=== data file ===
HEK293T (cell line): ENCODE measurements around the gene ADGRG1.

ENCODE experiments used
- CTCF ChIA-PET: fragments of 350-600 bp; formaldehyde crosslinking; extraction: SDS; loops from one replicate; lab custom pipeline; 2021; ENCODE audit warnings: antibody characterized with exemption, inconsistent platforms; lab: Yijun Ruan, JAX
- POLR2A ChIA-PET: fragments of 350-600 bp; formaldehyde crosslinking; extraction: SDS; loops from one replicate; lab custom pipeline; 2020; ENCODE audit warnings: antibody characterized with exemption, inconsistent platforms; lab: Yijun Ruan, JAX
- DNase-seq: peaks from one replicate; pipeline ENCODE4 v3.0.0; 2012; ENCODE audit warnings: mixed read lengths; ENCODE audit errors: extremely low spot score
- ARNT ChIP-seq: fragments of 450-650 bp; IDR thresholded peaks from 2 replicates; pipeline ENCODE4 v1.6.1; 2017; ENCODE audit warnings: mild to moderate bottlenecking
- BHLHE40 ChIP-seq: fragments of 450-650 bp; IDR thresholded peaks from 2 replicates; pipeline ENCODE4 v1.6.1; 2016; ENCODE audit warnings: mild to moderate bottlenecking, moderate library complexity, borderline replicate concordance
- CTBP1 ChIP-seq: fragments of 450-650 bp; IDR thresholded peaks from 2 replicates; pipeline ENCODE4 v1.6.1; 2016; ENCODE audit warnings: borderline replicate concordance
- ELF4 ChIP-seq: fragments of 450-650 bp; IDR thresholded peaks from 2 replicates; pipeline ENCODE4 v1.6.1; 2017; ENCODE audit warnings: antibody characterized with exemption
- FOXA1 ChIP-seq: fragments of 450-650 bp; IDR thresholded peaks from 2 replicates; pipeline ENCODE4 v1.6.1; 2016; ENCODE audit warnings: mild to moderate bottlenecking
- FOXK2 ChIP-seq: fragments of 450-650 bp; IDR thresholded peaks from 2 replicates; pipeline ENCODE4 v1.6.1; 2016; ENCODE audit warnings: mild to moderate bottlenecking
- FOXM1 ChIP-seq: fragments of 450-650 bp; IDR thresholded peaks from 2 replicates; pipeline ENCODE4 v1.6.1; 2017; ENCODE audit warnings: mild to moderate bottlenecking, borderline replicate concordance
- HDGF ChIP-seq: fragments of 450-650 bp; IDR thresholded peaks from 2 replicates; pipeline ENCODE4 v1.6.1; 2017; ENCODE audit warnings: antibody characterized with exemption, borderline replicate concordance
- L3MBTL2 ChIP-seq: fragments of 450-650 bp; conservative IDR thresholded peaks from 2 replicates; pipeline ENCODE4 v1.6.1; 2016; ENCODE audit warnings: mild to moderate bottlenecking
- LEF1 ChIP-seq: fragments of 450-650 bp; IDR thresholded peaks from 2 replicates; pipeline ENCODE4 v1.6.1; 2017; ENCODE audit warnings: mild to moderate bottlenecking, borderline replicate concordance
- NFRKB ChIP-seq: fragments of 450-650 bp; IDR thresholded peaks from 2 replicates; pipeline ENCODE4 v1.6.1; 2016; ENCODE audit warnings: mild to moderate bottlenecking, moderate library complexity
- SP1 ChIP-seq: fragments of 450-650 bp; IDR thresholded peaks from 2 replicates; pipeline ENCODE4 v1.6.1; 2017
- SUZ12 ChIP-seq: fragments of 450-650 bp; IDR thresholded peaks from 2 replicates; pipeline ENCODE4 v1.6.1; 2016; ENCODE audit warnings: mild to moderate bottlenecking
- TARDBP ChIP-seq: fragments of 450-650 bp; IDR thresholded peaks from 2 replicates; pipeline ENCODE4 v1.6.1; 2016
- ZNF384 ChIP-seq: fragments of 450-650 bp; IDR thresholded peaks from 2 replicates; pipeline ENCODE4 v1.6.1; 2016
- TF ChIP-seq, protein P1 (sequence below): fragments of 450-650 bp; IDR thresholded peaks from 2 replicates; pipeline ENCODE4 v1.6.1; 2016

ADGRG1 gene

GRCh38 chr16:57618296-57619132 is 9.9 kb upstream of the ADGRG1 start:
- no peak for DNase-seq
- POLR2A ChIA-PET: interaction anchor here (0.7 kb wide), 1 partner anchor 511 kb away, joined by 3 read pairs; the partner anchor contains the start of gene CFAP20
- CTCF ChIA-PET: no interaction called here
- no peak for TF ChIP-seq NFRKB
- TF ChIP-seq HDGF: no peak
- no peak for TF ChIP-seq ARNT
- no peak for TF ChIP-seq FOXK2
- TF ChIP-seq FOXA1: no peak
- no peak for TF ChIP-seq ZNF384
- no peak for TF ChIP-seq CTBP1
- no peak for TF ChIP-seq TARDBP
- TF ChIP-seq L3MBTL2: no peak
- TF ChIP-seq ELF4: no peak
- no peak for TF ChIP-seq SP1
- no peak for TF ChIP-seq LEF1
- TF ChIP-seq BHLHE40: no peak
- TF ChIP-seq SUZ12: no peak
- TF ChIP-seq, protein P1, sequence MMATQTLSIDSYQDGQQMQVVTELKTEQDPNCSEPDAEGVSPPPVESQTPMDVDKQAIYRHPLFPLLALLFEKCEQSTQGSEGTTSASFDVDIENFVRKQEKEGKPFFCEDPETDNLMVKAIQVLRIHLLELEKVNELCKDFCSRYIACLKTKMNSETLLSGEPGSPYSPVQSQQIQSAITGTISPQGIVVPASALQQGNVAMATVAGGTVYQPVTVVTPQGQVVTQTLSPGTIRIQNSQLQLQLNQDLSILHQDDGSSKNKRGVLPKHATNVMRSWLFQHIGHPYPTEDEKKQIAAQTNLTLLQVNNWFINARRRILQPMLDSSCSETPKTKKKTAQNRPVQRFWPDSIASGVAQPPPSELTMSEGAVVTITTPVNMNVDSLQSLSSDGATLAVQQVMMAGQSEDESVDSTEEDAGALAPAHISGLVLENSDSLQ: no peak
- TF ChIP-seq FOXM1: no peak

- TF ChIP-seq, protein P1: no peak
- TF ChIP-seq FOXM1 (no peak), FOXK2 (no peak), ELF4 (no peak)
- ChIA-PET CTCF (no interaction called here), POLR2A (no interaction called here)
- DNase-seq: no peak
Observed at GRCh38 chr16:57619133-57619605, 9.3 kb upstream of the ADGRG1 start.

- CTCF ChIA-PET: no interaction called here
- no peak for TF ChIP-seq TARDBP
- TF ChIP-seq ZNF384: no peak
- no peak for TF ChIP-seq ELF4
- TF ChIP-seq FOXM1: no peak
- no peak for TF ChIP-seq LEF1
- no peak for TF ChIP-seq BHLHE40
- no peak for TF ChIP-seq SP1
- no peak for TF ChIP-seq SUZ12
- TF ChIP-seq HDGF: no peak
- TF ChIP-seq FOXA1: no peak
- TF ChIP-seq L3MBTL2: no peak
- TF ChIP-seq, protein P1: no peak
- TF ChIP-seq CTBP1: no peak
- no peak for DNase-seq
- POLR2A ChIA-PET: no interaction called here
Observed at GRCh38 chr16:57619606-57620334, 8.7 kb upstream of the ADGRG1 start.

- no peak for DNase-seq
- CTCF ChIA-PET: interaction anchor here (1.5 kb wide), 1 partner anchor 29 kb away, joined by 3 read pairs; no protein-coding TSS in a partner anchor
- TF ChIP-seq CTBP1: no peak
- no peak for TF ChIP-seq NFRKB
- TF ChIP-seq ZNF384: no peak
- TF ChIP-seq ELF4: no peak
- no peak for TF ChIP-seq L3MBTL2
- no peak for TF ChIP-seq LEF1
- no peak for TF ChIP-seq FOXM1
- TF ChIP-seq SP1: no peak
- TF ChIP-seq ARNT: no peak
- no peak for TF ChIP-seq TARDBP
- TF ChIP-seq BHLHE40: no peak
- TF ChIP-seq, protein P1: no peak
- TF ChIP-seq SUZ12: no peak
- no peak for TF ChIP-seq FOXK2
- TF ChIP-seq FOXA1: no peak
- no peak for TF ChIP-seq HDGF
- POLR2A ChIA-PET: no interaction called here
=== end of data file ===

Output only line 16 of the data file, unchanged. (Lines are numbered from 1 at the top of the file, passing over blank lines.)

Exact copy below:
- NFRKB ChIP-seq: fragments of 450-650 bp; IDR thresholded peaks from 2 replicates; pipeline ENCODE4 v1.6.1; 2016; ENCODE audit warnings: mild to moderate bottlenecking, moderate library complexity